Gender diversity is an increasingly hot topic in society and you may hear it more often. It describes the differences within the aspects of gender identity, role and expression. Because there is much more than just being a man or a woman! Some people do not fully identify with their biological sex. Do you know someone who is struggling with their gender identity, and do you want to know how you can best support them in this? A little extra knowledge on this topic can be the first step!
Sex and gender
To better understand gender diversity, it is important to know the difference between sex and gender.
Sex is the gender assigned to you at birth. This is determined, among other things, by your genes, hormones and genital characteristics.
Gender is the gender with which someone identifies. Culture and society play a major role in shaping your gender identity, among other things.
Many terms exist to describe the different types of gender identity. Unfortunately, I cannot discuss all of them, but below you will find a number of them, which I hope can provide more insight.
This term describes a person whose gender identity and biological sex are the same. An example of this is a biological man who also feels like a man.
Transgender is the umbrella term for all people of whom their gender identity does not fully match the sex they were born with. For example, people can identify as male, while their biological gender is female, or vice versa. Others identify as male AND female, or they don’t feel male or female. There are so many variants in being transgender. The point is that gender can be experienced on a much broader spectrum than just men or women.
Unfortunately, many transgender people can struggle for years with feelings of discomfort about their gender identity. They may be dealing with negative reactions from others that make them feel lonely, sad, or anxious. It can be very difficult to embrace their identity and to proudly show it to the outside world.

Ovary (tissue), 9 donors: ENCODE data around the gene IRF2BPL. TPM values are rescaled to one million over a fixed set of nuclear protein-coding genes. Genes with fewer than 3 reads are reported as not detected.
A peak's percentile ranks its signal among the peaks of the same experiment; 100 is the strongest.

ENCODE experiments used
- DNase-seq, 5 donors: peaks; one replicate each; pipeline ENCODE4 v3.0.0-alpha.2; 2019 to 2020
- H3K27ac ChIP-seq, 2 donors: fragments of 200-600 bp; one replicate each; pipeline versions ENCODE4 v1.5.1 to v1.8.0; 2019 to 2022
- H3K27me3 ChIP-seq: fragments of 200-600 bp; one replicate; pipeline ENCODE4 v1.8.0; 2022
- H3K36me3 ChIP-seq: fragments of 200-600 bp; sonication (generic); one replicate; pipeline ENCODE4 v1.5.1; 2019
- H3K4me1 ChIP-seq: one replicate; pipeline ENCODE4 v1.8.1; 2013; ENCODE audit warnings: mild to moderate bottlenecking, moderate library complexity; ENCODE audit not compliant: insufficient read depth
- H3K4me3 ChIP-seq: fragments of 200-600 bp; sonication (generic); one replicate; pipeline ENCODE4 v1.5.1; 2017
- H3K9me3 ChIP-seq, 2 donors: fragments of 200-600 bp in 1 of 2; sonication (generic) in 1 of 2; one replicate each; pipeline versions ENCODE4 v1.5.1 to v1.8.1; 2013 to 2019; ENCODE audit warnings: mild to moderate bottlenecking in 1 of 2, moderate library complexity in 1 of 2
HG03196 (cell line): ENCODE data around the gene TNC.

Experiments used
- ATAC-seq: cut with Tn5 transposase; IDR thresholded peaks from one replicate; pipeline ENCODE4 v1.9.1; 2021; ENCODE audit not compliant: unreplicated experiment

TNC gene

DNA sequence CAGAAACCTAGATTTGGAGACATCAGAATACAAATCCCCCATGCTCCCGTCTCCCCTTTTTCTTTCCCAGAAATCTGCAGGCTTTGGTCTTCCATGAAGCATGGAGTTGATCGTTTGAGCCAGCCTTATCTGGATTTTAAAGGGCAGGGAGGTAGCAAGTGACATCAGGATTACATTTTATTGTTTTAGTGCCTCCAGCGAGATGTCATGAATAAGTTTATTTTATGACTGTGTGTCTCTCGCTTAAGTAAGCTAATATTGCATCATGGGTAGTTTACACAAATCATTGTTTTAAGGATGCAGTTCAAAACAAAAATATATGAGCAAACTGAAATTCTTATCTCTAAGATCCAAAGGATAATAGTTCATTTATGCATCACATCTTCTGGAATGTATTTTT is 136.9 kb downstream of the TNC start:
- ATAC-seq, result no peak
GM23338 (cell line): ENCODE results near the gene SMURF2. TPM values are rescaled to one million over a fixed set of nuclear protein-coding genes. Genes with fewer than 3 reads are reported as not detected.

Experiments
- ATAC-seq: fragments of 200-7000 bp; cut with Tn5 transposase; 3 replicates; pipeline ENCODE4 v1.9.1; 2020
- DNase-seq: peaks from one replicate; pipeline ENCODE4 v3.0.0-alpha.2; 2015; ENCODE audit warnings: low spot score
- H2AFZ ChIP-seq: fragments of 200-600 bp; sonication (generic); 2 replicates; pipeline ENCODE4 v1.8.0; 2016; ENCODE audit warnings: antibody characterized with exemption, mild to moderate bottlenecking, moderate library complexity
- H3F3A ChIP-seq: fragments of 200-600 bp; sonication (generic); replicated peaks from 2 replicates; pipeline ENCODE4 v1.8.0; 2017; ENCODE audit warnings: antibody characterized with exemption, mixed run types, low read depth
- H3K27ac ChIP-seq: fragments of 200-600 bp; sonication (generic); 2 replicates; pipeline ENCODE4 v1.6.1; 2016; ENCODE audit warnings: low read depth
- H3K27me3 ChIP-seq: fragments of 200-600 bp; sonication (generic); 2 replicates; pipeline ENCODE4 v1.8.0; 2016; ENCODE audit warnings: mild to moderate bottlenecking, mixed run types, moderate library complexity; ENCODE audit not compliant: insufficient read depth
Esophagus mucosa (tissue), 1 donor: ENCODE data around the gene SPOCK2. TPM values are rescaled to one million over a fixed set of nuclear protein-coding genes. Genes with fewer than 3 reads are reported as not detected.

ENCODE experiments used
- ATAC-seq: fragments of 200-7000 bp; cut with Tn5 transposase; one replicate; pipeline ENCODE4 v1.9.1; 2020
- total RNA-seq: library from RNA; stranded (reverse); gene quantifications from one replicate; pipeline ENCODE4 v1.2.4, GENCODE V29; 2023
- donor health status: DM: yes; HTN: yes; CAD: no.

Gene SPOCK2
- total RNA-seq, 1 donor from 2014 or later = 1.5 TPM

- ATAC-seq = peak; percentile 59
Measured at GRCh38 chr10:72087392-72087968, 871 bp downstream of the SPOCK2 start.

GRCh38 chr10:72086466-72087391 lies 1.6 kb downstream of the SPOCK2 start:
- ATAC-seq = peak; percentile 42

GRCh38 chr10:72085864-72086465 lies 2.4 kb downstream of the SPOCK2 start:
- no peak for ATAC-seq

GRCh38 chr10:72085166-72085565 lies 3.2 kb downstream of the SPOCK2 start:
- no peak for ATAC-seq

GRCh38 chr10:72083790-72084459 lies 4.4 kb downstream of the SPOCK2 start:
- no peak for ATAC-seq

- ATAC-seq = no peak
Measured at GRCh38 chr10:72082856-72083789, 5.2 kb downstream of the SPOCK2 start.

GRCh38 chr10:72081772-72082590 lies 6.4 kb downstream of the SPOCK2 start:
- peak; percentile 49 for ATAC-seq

Someone who identifies as non-binary does not fit into the binary boxes of man or woman. A person may feel masculine and feminine at the same time, or neither gender.
People who are transsexual really were born in the wrong body. They don’t feel at home in their body at all and they often want to change their sex completely. For example, a man wants to undergo a transition to become a woman; they consciously choose to undergo surgery. This is preceded by a long and difficult time, of swallowing hormones and living fully in the role of the opposite sex. They often experience condemnation from the people around them. It is a profound experience to undergo a transition, and it takes a great deal of courage and persistence to get through it.
The term gender dysphoria describes the feeling of discomfort when the assigned gender and gender identity do not match. It is often used in a medical context, and is made as an official diagnosis when someone is going through a medical transition. Taking hormones and continuing operations can reduce the feeling of gender dysphoria. For some transgender people, medical intervention is not necessary, and feelings of dysphoria can also be reduced in other ways – for example, by changing pronouns or names, or changes in appearance such as clothing and hair.
How can you be an ally for people struggling with gender identity?
- Know that there is no universal trans experience. Be aware that everyone experiences this in their own way. The above terms are helpful in gaining a better understanding of variations in identity, but it is up to the person to indicate what they identify with! We are not supposed to shove people into boxes.
- Ask what pronouns someone uses (e.g., he, they, who, them, their). Not everyone likes to be addressed with the same pronouns. When you make a mistake, don’t just say sorry. Improve yourself and continue the conversation using the right pronouns. Correct others too when they use the wrong pronoun for a transgender person.
- Avoid calling people “transgender”, say “transgender person or people” instead.
- If you are made aware of an offensive statement you made, do not argue with them. Try to understand why someone finds it unpleasant.
- Most importantly, immerse yourself in the topic of gender and sexuality as much as possible, to gain a good understanding of what the other is experiencing. Be open, curious and non-judgmental in conversation!